3. Dreaming future ministry.  Somehow planning isn’t enough.  God is able to do abundantly more than we ask or even imagine.  Do we dare to dream?  For some of us, God doesn’t have much to do to surpass our imaginations!  We need to create space to dream of what could be, what should be, what might be.  I know this seems crazy, but imagine if . . . and if God would . . . then maybe . . .   It is hard to quantify what might happen if we all took time to pray and dream, chasing the desires of our hearts with a God who delights to give in line with the yearning He has birthed in us.

Preparing to Preach OT Narrative – 5

This week I have been getting my head and heart in gear to prepare messages from the book of Ruth.  I’ve pondered issues of contextual unawareness, perceived irrelevance and the challenges of application.  I am not saying any of this should come before issues of study and interpretation, but before the messages can be prepared, these issues have to be faced.  I’d like to raise one more issue:

What is my strategy for preaching through the book?I have four sessions to preach through Ruth.  Slam dunk, decision made, right?  Four weeks, four chapters.  Voila!  Perhaps.  But I’m not a fan of instant obvious decisions.  I want to think through it first.

1. Preaching a narrative means preaching multiple scenes, not multiple chapters.  It may be that there are four scenes in four chapters, but I need to check that first.  Going with chapter breaks is lazy and sometimes naive.

2. How do I keep the unity in mind?  Ruth wasn’t written to be read over four sittings in four weeks.  It was written to be heard in one sweep.  I have to ponder that.  Should I preach the whole narrative in one go?  I could do that week 1, but then what?  I could take three weeks to revisit the text and zero in on specific aspects of the story.  Or I could review the whole narrative at the end.  Or I could let it build week by week, as if people don’t know what is coming.

3. And what about other options given by four weeks?  Maybe I need to take a week on the opening verses and engage the complexity of divine providence, suffering and life as experienced by most people.  Perhaps there are a couple of chapters that could flow together.  Perhaps the ending that points forward to David is worthy of a wrap-up message on its own.  So many options.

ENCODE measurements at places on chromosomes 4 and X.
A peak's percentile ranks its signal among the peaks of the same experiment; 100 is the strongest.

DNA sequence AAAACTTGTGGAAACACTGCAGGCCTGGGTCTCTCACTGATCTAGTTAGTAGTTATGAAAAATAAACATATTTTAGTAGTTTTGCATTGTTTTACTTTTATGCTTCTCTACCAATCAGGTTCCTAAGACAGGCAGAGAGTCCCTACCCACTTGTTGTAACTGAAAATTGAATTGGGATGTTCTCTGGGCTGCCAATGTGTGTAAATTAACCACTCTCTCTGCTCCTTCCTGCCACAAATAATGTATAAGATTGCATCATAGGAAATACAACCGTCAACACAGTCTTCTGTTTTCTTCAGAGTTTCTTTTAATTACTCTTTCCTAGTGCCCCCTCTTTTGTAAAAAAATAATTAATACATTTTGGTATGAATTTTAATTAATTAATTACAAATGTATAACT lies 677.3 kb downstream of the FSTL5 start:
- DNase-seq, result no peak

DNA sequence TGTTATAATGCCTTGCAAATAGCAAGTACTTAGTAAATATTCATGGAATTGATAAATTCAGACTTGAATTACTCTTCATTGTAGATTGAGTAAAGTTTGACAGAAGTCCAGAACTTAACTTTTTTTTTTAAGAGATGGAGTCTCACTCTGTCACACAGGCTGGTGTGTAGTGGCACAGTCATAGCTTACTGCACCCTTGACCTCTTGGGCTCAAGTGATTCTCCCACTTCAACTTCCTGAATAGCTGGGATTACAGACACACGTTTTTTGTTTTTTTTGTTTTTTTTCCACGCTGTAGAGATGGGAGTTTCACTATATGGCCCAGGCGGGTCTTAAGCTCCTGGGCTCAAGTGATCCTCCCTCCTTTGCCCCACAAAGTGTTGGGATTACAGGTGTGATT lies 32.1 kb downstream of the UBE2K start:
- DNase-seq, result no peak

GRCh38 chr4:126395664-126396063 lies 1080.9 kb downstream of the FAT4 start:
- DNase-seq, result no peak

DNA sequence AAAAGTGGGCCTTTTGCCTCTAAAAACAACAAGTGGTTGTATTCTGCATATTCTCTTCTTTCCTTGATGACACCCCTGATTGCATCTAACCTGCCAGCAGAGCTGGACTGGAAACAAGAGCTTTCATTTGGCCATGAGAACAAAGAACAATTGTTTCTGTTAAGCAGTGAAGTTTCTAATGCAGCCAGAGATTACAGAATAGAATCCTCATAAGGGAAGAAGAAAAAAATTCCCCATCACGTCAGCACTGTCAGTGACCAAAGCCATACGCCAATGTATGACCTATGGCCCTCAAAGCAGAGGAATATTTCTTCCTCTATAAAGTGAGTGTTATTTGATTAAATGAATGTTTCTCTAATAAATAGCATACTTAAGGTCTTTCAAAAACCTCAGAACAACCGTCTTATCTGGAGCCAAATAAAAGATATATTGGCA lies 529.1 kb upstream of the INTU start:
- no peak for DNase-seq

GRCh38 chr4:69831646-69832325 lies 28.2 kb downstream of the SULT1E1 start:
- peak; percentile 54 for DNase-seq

Simply splitting it into four roughly equal chunks with a big number at the start does seem a bit too hasty at this point.  I need to spend some more time in the text of Ruth, and be prayerfully considering what would be most helpful to our congregation.

Clusters and Journeys

Influencers are leaders.  So preachers are leaders.  But how much do we lead in our preaching?  Take the issue of preaching calendars, for example.  At one extreme we have churches that have no calendar planned, or only preachers planned (but no subjects/texts).  I suppose the ultimate example might be  church that relies fully on visiting speakers who all choose their own message for each service.  At the other extreme we have churches who carefully map out the entire year of preaching, so that you can know now what text will be preached the second Sunday of next October.

Some would hold that only the Holy Spirit should lead the church, and thus the random outside preacher approach is fine since God can work through whoever is preaching.  I suppose we could all agree to that in principle, but at the same time, I want to graciously ask a question of that approach.  Is there not the risk of simply presenting biblical truths without any sense of deliberately leading the church forward on its journey?  How much opportunity is missed by “simply preaching” without really tapping into the broader reality of the growth of the local church?

Now for those who have a well-planned preaching calendar.  Is it merely constructed by the gathering of series in some attempt to give a balanced diet?  That’s a good start, but again, are we failing to lead as well as the opportunity affords?  Do we fall into preaching collections of random messages strung together by the unity of a Bible book, or a series title, but fail to prayerfully plot the journey of the church?  Or are we plotting a journey 16 months in advance and failing to take stock of where we actually have travelled several months into the year?

One further thought.  Do we rely on one-hit messages to achieve change when really we would be far better with a cluster of messages approach? One-hit messages can be stand alone, or they can be a series that moves from one thing to the next, without the clustering power intended by a series.

Wherever our church sits on the scale of pre-planned preaching schedules, all of us are in danger of missing out on the opportunity to really lead the church as we preach.  Let’s prayerfully consider how God would have us carry the burden of leadership, every time we plan a preaching schedule, and every time we preach.